Mothers of LGBTQ children say remarks at LDS General Conference are 'harmful rhetoric'

Dallin H. Oaks

(KUTV) — Dallin H. Oaks, a member of the First Presidency of The Church of Jesus Christ of Latter-day Saints, made comments about traditional marriage and gender that drew criticism during the Church’s General Conference on Saturday.

Mama Dragons, a support group for mothers of LGBTQ+ children which has 2,000 members, issued this statement on Monday via Facebook:

In light of the harmful rhetoric heard by our LGBTQ Mormon friends this past weekend from the pulpit at LDS General Conference, we as Mama Dragons would like to reiterate our unequivocal support of our LGBTQ children and the entire queer community. We remain committed to our mission of providing support and education to mothers and to condemning discrimination in any form. We love you. We celebrate you exactly as you are.

Lori Davis, a Mama Dragons Board Member and a member of the Church, said that for her, President Oaks’ talk caused her pain and sadness.

“It was doubling down on things that are really hard for our LBGTQ kids,” she said.

Dan Reynolds, lead singer of Imagine Dragons, said this via Twitter:

“...especially those reeling after this LDS conference weekend - you are not alone. you are loved and perfect the way you are.”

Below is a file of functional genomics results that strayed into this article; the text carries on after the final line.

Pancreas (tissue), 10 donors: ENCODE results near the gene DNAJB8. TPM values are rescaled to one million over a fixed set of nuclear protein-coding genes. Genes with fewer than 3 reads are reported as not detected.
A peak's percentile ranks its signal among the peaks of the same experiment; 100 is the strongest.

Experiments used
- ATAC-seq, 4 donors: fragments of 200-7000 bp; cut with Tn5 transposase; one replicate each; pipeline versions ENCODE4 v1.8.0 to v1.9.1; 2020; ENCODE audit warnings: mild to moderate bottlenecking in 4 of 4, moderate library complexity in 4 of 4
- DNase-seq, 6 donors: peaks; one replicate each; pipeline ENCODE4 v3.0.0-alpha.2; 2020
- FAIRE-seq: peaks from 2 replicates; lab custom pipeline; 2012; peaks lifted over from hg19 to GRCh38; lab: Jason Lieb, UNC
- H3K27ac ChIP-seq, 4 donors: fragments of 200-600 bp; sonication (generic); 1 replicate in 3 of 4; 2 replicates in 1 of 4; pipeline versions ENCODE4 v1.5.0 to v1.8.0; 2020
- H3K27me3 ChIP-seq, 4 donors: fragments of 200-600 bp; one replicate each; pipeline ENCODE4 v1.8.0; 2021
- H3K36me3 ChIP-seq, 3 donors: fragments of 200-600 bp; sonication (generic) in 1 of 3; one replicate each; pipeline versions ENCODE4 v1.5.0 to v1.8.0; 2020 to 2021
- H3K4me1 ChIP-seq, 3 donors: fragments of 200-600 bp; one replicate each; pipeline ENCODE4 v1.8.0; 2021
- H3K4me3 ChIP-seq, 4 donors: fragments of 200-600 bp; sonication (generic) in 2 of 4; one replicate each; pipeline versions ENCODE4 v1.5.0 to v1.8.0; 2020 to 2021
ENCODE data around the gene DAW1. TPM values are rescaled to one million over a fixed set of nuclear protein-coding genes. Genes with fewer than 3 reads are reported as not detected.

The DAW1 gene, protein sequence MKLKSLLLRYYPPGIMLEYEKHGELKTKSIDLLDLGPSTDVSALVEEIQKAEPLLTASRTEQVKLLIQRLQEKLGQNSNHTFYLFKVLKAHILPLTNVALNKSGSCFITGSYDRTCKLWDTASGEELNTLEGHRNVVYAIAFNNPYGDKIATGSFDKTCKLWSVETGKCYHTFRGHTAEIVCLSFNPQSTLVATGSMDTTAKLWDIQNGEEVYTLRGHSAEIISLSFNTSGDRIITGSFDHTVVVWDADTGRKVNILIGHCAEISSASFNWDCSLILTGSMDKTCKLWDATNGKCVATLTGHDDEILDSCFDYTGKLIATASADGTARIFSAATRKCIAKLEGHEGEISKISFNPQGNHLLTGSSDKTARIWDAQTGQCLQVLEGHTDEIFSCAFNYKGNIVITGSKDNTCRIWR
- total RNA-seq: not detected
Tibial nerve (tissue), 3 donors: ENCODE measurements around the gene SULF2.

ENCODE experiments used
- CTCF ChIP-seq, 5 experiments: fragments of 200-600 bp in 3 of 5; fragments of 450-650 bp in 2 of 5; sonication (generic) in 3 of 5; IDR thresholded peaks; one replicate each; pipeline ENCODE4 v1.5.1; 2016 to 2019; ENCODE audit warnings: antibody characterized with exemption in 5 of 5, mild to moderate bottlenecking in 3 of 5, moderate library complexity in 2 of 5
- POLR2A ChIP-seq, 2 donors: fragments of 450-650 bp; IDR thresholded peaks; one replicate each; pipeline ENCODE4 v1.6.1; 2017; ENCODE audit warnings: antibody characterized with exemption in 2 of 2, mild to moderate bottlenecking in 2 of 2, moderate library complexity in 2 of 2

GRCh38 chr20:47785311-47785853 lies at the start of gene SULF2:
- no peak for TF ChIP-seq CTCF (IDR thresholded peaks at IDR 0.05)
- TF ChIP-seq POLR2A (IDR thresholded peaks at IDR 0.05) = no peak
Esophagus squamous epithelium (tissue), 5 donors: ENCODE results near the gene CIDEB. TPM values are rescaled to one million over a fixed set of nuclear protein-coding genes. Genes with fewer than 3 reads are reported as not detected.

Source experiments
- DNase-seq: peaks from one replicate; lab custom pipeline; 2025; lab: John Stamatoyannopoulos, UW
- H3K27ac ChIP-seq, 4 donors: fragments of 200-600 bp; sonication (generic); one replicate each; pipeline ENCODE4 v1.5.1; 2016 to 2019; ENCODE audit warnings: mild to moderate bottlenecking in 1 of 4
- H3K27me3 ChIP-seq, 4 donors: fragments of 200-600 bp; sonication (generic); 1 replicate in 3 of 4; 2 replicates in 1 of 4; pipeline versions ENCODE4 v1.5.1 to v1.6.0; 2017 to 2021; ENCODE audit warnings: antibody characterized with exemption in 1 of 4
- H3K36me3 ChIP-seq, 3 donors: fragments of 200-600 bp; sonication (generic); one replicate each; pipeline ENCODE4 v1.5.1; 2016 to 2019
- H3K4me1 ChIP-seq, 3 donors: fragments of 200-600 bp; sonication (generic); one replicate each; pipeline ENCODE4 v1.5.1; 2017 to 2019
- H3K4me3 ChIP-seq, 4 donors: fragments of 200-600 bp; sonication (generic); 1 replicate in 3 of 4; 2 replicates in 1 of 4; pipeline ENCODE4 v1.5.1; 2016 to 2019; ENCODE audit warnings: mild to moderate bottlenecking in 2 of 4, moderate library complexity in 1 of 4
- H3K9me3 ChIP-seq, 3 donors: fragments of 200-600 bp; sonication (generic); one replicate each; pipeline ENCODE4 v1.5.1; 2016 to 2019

This is an excerpt from the talk given by Oaks:

“Our knowledge of God’s revealed plan of salvation requires us to oppose many of the current social and legal pressures to retreat from traditional marriage or to make changes that confuse or alter gender or homogenize the differences between men and women. We know that the relationships, identities and functions of men and women are essential to accomplish God’s great plan. ”

Davis, whose son Zach is in college, said she doesn’t know why the Church would promote suicide prevention and anti-discrimination of LGBTQ+ people on one hand, then on the other hand, make statements that make LGBTQ+ people feel like outsiders in their Church.

This is concerning, she said, given that LGBTQ+ people are at higher risk for death by suicide.

Davis doesn’t expect the Church to change its position, but said she hopes in the future there are more messages that encourage parents to love and accept their LGBTQ+ kids.

Her son is no longer a member of the Church, and she is OK with that, Davis said.

“He’s left the Church and I think it’s a good space for him because I don’t feel the message is safe for him,” she said.

Debra Coe, a Church member, who is also a member of the Utah Suicide Prevention Coalition, said she worries that Oaks’ words will divide families because parents will reject their LGBTQ+ children.

She said when LGBTQ+ youth are rejected by their families, their church, their schools and others in the community, they are very vulnerable.

“You are going to take a normal person and put them at risk for suicide,” she said.

Coe and her husband walked their son Lincoln down the aisle to marry his husband.

She and her husband often host LGBTQ+ students in their home, to help and support them.

Coe said she does not feel there’s a conflict in loving her son and other LGBTQ+ young people and being a Latter-day Saint.

“One thing the Mormon doctrine does have is it says families are important. That’s what I’m focusing on,” she said.
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